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From the National Employment Law Project

For Immediate Release: October 15, 2009

Contact: Tim Bradley, BerlinRosen Public Affairs, cell: (314) 440-9936

Anna Deknatel, BerlinRosen Public Affairs: (646) 200-5311

Senate’s Failure to Extend Jobless Benefits Ending Help

to 7,000 More Workers A Day
Republican Senators Twice Object to Quick Consideration of the Senate’s
Measure, Despite Bipartisan Support Expressed for the Extension

Washington, DC – More than three weeks after the House passed legislation to extend jobless
benefits, the Senate has yet to consider extension legislation, despite Senators from both parties
expressing their support for an extension that would provide extra benefits for workers in every
state. In the last week, two attempts to expedite passage of the Senate leadership’s extension bill
were met with objections from Republican Senators.

"Unemployed workers across the country are devastated and dismayed by the failure of the U.S.
Senate to extend their lifeline,” said Christine Owens, Executive Director of the National
Employment Law Project. “Every day, 7,000 additional workers are facing the total loss of
benefits, in many cases after struggling to find work for more than a year and a half.”

According to an analysis from the National Employment Law Project, 400,000 workers exhausted
their federally-funded jobless benefits in September and another 200,000 will do so by the end of
this month, resulting in an average of 7,000 workers a day seeing their benefits end. By year’s
end, 1.3 million workers will exhaust their jobless benefits, reflecting today’s record rates of
long-term unemployment.

“It’s shameful and callous. Because the Senate has not acted, hundreds of thousands of workers
are languishing without any means to support their families in the midst of the worst economic
downturn since the Great Depression,” said Owens. “It’s time for the Senate to do right by the
families hardest hit by the recession— the Senate needs to do whatever it takes, working
weekends included, to make this happen,” Owens said.
After the House measure to extend benefits to states with unemployment over 8.5% passed on
September 22nd, the Senate leadership— Senators Reid and Baucus— forged a bill to help
workers in all states collect an additional 14-20 weeks of benefits. The measure would be fully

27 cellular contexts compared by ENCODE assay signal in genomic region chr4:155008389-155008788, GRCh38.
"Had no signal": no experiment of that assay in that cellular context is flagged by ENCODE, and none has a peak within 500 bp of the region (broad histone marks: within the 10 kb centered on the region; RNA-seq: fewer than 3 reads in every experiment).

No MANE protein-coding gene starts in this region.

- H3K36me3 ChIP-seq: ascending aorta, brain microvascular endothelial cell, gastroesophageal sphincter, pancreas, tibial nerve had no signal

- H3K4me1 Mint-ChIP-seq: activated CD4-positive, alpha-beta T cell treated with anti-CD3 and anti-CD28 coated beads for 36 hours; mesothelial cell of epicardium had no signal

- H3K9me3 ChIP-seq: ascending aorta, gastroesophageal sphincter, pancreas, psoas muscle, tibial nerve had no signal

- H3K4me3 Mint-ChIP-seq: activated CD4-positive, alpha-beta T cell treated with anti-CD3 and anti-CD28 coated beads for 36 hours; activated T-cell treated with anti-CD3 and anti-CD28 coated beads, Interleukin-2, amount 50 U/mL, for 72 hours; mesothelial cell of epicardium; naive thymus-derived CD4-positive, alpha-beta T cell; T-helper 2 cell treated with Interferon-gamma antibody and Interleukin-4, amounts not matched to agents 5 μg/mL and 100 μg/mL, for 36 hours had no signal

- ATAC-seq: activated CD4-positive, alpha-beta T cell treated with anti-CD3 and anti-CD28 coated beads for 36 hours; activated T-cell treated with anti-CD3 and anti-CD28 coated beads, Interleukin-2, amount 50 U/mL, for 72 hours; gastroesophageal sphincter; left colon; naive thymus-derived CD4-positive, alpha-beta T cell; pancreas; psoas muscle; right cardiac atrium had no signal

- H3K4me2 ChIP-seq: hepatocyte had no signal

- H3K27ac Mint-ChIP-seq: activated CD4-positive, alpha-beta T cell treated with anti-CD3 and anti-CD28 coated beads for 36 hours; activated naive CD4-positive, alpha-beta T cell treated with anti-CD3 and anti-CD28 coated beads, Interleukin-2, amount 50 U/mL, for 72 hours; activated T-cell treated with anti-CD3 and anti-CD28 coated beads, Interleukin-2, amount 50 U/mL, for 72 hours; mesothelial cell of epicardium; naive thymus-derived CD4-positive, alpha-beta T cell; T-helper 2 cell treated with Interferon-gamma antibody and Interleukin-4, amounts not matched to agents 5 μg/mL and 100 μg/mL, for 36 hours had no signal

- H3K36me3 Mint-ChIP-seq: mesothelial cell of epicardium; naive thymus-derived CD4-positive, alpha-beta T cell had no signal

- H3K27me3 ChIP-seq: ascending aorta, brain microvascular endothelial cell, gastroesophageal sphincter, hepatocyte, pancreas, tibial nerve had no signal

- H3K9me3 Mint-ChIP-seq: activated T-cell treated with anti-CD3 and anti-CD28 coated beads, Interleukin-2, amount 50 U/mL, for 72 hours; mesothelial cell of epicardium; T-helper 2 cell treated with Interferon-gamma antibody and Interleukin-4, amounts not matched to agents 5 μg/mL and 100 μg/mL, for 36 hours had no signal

paid for by a two-year continuation of an unemployment insurance surtax on employers— $14
per worker annually— that has been in place for 30 years.

Twice in the past week, the Senate leadership moved for “unanimous consent” to quickly
consider the measure and avoid the significant delay associated with a Senate floor vote and the
amendment process. Even though going along with this process would not require any Senator to
vote for the extension, on each occasion a Senate Republican – first Senator Kyl of Arizona, then
Senator Hatch of Utah – blocked immediate action by objecting to the measure, without detailing
substantive objections. In contrast, over the past several weeks, leading Senate Republicans,
including Senators John Cornyn of Texas, John DeMint and Lindsey Graham of South Carolina,
have expressed support for an extension of jobless benefits.

As a direct result of the Senate’s failure to expand jobless benefits, unemployed workers across
the country now find themselves without any means of support. Ricky Macoy of Quinlan, Texas,
received an eviction notice this week after his unemployment benefits ran out two weeks ago. A
Navy veteran and an electrician with 30 years of experience, Macoy has been supporting himself
and his 11-year old son on his $372 weekly unemployment check since he lost his job after a
government contractor pulled the plug half way through the project. He has run through his
savings, and can’t afford to pay for COBRA even with the federal subsidy. Now he is pawning
his electrician’s tools in a desperate effort to pay one more month’s rent.

“We have survived some hard times, especially this past year when work was nowhere to be
found,” said Mr. Macoy. “Unemployment benefits have kept us afloat, but now we may soon end
up homeless without them. What the Senate does now will make all the difference for me and my